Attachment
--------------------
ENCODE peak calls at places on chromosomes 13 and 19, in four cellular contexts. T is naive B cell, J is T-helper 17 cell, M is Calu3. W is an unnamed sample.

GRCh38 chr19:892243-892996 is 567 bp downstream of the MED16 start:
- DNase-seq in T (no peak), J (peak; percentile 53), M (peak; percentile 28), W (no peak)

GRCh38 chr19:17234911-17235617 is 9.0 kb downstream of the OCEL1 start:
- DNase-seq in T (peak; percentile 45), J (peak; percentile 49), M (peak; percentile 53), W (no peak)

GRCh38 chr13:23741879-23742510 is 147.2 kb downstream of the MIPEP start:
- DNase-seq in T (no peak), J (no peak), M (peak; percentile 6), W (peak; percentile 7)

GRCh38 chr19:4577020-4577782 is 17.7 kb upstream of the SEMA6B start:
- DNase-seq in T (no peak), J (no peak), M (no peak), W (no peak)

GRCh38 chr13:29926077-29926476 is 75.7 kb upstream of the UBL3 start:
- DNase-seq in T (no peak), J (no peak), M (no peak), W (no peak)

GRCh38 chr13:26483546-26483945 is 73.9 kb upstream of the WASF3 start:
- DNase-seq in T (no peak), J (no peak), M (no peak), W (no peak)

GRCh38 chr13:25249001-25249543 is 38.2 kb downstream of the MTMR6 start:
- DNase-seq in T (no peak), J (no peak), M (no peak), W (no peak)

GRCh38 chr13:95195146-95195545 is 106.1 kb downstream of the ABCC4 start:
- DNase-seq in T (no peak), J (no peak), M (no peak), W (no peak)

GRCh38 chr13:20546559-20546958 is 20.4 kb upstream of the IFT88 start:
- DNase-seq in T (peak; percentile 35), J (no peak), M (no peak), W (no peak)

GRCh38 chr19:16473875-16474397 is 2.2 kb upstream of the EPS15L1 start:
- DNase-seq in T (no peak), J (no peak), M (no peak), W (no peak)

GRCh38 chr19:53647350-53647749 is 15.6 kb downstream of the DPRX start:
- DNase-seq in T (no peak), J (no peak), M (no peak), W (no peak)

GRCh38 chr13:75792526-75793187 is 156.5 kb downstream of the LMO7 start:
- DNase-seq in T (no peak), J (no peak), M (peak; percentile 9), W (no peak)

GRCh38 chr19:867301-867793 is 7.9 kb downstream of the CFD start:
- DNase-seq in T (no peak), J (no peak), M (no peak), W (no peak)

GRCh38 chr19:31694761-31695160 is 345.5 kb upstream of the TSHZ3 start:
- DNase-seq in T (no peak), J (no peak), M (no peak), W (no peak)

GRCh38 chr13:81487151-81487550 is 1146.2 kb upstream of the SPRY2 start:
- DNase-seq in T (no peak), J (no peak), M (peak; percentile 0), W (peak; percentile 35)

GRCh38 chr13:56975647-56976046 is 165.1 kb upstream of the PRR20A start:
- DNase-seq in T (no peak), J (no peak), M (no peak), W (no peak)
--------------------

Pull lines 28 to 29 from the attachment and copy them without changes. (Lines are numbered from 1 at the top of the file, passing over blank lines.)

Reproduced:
GRCh38 chr19:31694761-31695160 is 345.5 kb upstream of the TSHZ3 start:
- DNase-seq in T (no peak), J (no peak), M (no peak), W (no peak)